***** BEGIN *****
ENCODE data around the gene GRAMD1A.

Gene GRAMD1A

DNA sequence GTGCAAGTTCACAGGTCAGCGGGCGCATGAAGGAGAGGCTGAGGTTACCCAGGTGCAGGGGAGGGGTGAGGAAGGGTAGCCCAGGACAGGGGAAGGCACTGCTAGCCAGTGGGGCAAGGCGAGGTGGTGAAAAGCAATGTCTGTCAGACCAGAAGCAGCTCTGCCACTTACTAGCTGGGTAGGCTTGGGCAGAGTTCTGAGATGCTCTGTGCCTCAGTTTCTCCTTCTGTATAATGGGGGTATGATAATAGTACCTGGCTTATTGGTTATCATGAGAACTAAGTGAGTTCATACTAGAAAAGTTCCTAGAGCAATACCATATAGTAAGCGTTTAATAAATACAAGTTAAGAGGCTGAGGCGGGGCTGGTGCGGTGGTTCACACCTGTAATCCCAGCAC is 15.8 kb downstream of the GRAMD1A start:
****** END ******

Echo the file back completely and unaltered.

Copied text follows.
ENCODE data around the gene GRAMD1A.

Gene GRAMD1A

DNA sequence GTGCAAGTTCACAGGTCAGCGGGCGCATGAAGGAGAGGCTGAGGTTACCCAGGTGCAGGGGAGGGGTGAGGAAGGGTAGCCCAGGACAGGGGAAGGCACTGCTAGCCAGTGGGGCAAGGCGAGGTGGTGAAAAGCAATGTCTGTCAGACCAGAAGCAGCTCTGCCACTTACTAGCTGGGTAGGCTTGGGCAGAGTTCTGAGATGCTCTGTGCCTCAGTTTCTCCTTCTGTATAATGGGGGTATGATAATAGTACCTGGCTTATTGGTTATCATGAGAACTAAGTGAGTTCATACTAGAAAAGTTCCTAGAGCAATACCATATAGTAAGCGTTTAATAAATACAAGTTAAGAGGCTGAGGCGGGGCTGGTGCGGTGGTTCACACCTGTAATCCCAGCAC is 15.8 kb downstream of the GRAMD1A start: